government with the publication of two discussion papers on political
leadership and democratic renewal.
The two papers will inform the debate on COSLA's submission to the
parliament, and are the work of two member/officer task groups.
New styles of political leadership are seen as one way of achieving
more interest in local government and greater public understanding of
and support for local government, and the report of the Task Group on
Options for Political Leadership considers a wide range of options.
In its report, the group concludes that there is a no `cure all'
solution, and says: 'There is no one dimensional solution to the
challenges facing Scottish local government to be found simply in
reforming the decision-making structure.'
Two clear challenges for leadership are identified - low turnout at
elections and general lack of interest in local government and the
public's wish to have a clear understanding of where accountability
lies in a council.
The report looks at a series of issues, including the need for
training for councillors to improve their strategic capacity and makes
comments on the existing committee system compared with alternatives
such as the cabinet system, elected provosts and combining the posts
of civic and political heads of the council.
The group's discussions led them to believe that leadership reform
could not be a `bolt on' but must be part of a wider package of reform
which must also address electoral reform and the reform of local
The report also suggests that there should be experimentation with
these ideas to reflect the diverse nature of Scottish local
government, and from that to learn the best ways of improving local
The Task Group on Democratic Renewal also looked at strengthening
local democracy, recognising that low turnout at elections damages the
democratic legitimacy of local government and says: 'If local
democracy is to be strengthened and if local government is to make the
case for a greater role, influence and control over its own affairs in
equal partnership with the Scottish parliament then steps must be
taken to increase the electoral turn-out in local elections; and
further promote the widest local involvement in and ownership of a
council's business and so underpin more strongly a council's
relationship with its community.'
But the report stresses that this is not just a matter for local
government: 'Democratic renewal must be seen in the context of a
`two-way street.' Central government must also recognise its role in
making local government worth voting for and participating in,' the
report says, calling on the government to give councils powers of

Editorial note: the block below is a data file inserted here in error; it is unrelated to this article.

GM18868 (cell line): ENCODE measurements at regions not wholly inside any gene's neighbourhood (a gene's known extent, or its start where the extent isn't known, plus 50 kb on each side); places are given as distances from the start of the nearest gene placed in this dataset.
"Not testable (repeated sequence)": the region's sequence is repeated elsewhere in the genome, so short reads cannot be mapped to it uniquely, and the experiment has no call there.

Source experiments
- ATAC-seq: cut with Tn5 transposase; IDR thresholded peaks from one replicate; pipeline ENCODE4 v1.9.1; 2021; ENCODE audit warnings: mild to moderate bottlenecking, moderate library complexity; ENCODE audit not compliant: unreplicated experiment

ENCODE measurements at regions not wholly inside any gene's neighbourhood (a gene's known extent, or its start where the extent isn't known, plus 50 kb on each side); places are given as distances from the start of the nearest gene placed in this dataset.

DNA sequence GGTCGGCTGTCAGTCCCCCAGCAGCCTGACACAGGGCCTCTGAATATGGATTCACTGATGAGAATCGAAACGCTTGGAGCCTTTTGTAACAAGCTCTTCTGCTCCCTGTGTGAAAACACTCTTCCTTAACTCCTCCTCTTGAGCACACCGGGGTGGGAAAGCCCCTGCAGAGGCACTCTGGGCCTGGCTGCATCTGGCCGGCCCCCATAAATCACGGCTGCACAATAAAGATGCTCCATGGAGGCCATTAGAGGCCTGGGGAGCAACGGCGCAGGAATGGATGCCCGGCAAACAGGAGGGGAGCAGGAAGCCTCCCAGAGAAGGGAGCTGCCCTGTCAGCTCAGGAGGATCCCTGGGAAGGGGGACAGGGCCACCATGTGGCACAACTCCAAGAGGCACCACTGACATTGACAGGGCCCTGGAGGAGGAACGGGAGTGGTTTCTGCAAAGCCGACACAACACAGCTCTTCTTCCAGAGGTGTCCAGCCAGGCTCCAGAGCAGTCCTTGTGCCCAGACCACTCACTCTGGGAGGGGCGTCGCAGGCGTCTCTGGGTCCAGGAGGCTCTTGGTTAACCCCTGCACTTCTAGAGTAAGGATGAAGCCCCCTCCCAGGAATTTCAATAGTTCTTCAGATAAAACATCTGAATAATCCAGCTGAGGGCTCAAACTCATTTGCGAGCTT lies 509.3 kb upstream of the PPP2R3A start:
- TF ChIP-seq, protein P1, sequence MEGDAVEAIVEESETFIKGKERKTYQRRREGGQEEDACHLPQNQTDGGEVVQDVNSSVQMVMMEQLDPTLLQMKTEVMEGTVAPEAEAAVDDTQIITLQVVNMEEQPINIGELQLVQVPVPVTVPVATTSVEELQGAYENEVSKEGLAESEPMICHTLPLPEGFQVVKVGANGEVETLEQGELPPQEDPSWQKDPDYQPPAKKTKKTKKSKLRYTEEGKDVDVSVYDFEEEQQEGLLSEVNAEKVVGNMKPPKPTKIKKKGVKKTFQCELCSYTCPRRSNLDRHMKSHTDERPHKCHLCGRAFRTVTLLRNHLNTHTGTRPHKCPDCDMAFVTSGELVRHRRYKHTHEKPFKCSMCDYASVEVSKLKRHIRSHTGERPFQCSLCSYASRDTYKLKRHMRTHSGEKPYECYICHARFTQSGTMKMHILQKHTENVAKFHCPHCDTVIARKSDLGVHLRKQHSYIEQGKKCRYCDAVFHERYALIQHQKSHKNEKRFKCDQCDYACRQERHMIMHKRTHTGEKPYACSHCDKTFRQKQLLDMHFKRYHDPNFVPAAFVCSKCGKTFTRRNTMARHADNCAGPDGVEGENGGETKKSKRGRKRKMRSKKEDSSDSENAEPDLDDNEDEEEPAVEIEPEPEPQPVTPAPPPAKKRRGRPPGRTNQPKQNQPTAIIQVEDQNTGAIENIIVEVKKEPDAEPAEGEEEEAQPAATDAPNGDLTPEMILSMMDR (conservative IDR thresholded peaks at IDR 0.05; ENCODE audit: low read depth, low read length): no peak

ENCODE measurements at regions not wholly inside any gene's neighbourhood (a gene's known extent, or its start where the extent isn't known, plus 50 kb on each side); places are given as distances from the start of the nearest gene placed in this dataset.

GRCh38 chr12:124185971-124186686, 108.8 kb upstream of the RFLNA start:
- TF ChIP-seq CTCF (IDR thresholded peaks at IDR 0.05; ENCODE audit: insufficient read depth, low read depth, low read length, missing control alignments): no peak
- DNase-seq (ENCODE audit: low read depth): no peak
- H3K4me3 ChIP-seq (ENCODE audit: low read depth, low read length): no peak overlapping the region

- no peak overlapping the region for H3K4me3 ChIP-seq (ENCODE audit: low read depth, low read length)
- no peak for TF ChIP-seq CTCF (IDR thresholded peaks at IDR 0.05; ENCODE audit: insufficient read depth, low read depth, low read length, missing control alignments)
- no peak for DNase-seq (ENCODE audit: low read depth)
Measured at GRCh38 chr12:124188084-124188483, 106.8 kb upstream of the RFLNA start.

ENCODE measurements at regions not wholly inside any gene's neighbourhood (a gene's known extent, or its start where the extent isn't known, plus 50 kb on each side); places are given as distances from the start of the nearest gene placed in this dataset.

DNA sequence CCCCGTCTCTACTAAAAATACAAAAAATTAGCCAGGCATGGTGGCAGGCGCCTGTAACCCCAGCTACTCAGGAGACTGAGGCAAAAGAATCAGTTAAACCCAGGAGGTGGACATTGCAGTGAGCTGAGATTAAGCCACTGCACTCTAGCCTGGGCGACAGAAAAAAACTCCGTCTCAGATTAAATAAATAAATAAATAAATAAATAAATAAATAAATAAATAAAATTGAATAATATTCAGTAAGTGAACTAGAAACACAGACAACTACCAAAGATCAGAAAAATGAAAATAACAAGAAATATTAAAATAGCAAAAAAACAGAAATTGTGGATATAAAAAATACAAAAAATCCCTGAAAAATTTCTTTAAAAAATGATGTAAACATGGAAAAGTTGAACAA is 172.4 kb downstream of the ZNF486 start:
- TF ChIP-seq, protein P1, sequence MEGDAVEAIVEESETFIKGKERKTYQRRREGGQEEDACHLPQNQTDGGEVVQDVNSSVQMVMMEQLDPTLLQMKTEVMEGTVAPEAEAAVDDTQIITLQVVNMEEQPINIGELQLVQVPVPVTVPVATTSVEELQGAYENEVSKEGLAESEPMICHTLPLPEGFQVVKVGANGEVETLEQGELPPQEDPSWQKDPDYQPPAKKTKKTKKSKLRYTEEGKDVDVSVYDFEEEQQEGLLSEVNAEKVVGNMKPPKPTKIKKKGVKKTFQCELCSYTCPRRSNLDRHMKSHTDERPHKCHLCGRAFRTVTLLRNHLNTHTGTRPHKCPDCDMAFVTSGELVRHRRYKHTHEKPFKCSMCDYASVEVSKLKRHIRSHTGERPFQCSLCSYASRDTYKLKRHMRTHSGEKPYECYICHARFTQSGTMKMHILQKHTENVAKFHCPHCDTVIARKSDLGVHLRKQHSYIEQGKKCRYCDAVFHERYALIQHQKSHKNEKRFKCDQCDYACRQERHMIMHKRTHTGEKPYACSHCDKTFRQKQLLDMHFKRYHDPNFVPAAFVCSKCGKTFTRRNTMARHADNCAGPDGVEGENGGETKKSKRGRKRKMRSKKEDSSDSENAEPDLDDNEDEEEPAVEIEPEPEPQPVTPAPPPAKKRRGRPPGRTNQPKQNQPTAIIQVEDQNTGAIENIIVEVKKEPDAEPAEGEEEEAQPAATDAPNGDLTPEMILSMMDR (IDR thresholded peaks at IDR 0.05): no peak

community governance and greater control over their financial
It also suggests that COSLA support the principle of electoral reform:
'It would be very difficult to resist the logic of applying PR to
Scottish local government given that it will apply to the Scottish and
European parliamentary elections.'
The report recommends encouraging all councils to do more to promote
the electoral system, suggesting the development of 'civic education,'
leafleting, providing better access for minority groups, enhancing
facilities for voting and means of voting other by attending at
polling stations and working with other councils to conduct more
effective voter participation campaigns.
And it suggests that there should be greater flexibility in the
arrangement of local elections to make it easier for electors to cast
their vote, task group members believing that unless this happens
there will be little impact on turnouts.
Proposals examined by the group, and which they say should be further
investigated, include a rolling register, updated at monthly
intervals; an 'anonymous' electoral register; and the introduction of
new voting methods.
The group concluded that a rolling programme of annual elections was
not right for Scottish local government and that there should be a
return to the four-year term of office for councillors.
Turning to the need to attract more high calibre people to seek
election, the group makes a number of suggestions - increased
allowances to provide for childcare costs; the introduction of
legislation which would require employers to allow employees time off
to serve in local government; and the need to achieve social mix and
The reports will now be considered by COSLA's strategy forum which
meets on June 12.
1. Copies of the Task Group reports on Options for Political
Leadership and Democratic Renewal are available by contacting the
COSLA Public Affairs Office.
2. The Task Group membership was:
Options for Political Leadership: Councillor Robert Jack (Scottish
Councillor Barry McCulloch (North Lanarkshire)
Councillor Angus Graham (Comhairle nan Eilean Siar)
Councillor George Purcell (Midlothian)
Councillor Bruce Crawford (Perth & Kinross) Councillor
Corrie McChord (Stirling) Councillor Alex Rowley (Fife)
Councillor Peter Peacock (Highland) John Markland (Chief
Executive, Fife) Sandy Watson (Chief Executive, Angus) David
Montgomery (Chief Executive, East Ayrshire) Douglas Sinclair
(Chief Executive, COSLA)
Democratic Renewal: Councillor Joan Mitchell (Dumfries and
Councillor Margaret Miller (Fife)
Councillor David Green (Highland)
Councillor Bill Anderson (Midlothian)
Councillor Ewan Dow (Perth and Kinross)
Councillor Gillie Thomson (Stirling)
Bob Allan (Chief Executive, Clackmannanshire)
Danny Cepok (Corporate Policy Officer, Falkirk)
Trevor Muir (Chief Executive, Midlothian)
Jon Harris (Head of Policy Development, COSLA)
Jon Jordan (European and International Affairs Officer,